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A history of criminal justice—from bigamy and body snatching to fraud and murder. “Offers a fascinating insight into the social conditions of the time” (Crime Review).
From the woman who steals a cloak, to the highwayman and the middle-class forger, this book allows us a glimpse of the rich mix of criminals, their crimes, and sentences in early nineteenth-century Britain.
With no statutory right of appeal against either the verdict or sentence at this time, the prisoner’s only hope for relief was to petition the Crown for mercy via the Home Office, and with sentences including death and transportation, the stakes were high. The petitioner’s objective was to prove the prisoner worthy of mercy, usually by establishing their respectability, and it is upon these petitions this book draws.
Many of the thousands of petitions, held by the National Archives in Kew, reveal fascinating incidental information about the prisoner’s personal life or circumstances that cannot be found in other records. The supporting documentation, witness depositions or character references, often give us rare details of everyday routines, working conditions, illnesses, relationships, and life in a locality.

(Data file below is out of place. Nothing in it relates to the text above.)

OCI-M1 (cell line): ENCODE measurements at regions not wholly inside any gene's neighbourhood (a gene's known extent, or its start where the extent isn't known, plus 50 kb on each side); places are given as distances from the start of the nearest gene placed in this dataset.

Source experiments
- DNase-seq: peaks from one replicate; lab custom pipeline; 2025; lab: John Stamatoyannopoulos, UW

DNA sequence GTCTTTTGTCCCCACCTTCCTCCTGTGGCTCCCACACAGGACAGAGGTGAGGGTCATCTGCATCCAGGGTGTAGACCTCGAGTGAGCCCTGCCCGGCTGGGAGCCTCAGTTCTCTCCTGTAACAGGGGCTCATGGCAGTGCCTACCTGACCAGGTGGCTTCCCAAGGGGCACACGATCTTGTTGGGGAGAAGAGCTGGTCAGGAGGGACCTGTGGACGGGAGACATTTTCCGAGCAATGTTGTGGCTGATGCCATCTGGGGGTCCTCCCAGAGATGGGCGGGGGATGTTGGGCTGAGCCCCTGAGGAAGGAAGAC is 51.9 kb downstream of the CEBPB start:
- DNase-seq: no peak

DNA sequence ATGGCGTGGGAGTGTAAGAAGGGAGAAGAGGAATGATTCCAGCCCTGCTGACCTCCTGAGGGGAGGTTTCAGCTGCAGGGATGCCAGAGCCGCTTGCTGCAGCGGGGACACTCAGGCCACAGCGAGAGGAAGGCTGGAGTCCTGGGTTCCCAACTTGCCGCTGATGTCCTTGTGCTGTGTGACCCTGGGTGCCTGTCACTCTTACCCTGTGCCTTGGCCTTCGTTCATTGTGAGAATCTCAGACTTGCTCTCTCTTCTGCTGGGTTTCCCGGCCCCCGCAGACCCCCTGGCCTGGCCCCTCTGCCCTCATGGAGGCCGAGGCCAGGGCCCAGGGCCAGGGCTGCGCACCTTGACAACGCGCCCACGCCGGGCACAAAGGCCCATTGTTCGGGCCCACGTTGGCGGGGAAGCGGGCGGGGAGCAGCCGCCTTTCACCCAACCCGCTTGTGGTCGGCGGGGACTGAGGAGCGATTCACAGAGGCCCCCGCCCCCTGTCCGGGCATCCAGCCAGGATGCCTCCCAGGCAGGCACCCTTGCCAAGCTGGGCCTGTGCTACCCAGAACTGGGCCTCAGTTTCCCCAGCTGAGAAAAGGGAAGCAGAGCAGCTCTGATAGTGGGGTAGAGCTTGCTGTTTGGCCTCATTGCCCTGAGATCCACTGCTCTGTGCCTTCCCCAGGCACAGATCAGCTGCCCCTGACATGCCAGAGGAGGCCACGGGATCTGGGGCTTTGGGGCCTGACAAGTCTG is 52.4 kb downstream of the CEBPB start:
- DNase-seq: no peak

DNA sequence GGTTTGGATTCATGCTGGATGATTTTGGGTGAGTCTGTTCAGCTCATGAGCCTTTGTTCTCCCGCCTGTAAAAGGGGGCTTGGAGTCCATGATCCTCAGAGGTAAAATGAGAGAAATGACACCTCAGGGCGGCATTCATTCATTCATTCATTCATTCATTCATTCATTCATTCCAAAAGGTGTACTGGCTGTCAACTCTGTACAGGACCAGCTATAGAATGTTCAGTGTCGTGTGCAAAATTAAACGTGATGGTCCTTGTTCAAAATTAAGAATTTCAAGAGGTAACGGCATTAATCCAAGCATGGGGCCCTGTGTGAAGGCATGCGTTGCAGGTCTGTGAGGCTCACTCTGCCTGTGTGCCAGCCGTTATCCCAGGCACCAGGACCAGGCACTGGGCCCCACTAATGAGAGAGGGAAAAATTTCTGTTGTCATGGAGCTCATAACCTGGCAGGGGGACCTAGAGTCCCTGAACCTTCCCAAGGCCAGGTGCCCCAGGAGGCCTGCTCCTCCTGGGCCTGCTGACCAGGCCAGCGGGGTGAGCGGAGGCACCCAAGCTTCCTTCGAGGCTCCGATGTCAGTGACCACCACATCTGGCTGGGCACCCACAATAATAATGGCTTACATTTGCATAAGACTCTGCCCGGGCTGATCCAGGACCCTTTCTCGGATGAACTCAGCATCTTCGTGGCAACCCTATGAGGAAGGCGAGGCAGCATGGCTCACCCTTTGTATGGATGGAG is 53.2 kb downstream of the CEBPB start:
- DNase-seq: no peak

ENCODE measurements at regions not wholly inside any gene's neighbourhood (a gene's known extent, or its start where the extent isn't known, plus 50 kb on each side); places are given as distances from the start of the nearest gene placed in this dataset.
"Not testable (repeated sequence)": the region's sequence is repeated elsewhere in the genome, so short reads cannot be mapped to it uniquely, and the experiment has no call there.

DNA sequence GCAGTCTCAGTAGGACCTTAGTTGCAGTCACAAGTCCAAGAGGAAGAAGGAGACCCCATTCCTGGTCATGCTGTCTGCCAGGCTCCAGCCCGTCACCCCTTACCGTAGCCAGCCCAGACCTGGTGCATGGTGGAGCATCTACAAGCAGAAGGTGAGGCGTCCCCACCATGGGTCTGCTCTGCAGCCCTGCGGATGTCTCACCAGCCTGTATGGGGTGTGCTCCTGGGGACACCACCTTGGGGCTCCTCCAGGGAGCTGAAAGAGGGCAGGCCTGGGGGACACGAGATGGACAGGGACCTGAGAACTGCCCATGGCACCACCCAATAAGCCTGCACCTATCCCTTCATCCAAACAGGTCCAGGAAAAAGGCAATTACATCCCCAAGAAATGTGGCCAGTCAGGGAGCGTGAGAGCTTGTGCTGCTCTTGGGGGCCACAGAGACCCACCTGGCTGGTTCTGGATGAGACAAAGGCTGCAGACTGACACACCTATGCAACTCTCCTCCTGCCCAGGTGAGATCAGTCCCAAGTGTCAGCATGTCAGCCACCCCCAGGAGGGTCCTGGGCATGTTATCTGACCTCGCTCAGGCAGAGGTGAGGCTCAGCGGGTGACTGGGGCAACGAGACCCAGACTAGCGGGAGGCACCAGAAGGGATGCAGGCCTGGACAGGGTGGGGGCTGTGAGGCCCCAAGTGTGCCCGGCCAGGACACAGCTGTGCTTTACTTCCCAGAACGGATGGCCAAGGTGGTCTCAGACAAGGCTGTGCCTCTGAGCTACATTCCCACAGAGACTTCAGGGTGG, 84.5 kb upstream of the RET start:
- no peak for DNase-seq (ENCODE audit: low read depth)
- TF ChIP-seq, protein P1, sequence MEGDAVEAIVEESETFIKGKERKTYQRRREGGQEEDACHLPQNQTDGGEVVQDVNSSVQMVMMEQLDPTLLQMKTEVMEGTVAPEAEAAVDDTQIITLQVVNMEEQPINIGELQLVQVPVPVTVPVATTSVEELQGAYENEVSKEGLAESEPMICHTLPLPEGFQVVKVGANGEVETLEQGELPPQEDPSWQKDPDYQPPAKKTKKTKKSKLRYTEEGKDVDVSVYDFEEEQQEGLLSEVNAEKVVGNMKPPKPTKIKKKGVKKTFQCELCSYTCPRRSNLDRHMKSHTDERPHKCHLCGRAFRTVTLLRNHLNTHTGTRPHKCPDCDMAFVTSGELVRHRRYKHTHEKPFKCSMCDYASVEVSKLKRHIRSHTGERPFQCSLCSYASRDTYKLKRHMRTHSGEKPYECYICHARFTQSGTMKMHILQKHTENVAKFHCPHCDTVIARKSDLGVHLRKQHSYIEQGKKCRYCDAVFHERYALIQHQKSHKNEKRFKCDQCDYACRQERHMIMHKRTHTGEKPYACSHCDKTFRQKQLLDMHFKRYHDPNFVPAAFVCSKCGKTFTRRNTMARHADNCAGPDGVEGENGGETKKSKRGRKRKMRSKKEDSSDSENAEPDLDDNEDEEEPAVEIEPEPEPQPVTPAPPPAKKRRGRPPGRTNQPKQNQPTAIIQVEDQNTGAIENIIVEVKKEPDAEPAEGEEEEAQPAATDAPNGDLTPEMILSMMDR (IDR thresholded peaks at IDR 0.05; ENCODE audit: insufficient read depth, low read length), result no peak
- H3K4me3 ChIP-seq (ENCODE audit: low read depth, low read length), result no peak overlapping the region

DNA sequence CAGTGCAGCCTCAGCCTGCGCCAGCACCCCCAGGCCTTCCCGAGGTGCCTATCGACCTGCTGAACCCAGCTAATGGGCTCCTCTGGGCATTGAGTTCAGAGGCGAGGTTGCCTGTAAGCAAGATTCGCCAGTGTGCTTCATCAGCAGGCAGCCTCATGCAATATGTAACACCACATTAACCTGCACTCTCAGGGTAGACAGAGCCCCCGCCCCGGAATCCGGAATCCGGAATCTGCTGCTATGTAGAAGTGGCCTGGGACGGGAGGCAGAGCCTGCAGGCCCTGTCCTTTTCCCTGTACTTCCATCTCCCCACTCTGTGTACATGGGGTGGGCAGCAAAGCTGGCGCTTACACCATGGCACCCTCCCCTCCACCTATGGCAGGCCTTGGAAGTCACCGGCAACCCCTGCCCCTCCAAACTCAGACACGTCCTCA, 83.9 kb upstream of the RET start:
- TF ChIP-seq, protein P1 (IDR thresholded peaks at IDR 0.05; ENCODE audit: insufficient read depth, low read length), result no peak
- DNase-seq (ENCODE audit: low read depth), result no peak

As cases are followed in this book, some far beyond the Home Secretary’s decision, the criminals, supporters, prosecutors and judiciary are brought to life, occasionally with surprising results. Read as individual cases, each subject is fascinating; viewed together, the collection reveals a unique, intimate, and vivid insight into life in 1820s and 1830s Britain.
“Open[s] up a level of detail of the crimes committed and the life of what was often the ordinary working man and women.” —Police History Society